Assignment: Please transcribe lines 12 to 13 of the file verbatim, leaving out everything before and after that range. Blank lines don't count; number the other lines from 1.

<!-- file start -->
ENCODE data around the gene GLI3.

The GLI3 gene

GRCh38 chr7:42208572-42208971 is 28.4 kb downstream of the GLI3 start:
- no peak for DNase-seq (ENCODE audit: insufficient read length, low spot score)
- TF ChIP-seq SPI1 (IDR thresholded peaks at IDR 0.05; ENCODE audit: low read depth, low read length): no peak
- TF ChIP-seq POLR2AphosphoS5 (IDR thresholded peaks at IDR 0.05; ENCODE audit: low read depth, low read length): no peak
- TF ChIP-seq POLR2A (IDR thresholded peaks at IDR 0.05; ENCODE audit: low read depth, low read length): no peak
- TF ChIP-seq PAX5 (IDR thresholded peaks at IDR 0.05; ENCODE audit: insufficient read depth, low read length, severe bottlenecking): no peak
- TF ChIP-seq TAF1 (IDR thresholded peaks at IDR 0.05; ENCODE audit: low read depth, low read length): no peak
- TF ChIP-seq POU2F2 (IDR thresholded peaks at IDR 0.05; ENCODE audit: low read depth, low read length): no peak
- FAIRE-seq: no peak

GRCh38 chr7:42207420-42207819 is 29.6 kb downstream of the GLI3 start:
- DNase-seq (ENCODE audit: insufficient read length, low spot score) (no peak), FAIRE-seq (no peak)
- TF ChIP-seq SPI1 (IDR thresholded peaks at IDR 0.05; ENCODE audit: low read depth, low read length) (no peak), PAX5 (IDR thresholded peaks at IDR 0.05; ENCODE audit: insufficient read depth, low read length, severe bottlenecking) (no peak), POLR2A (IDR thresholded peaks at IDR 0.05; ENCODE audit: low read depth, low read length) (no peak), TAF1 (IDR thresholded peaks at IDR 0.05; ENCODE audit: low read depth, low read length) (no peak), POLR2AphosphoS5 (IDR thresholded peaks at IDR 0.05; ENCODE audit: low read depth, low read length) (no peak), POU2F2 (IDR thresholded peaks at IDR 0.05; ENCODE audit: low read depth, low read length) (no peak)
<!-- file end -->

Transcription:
GRCh38 chr7:42207420-42207819 is 29.6 kb downstream of the GLI3 start:
- DNase-seq (ENCODE audit: insufficient read length, low spot score) (no peak), FAIRE-seq (no peak)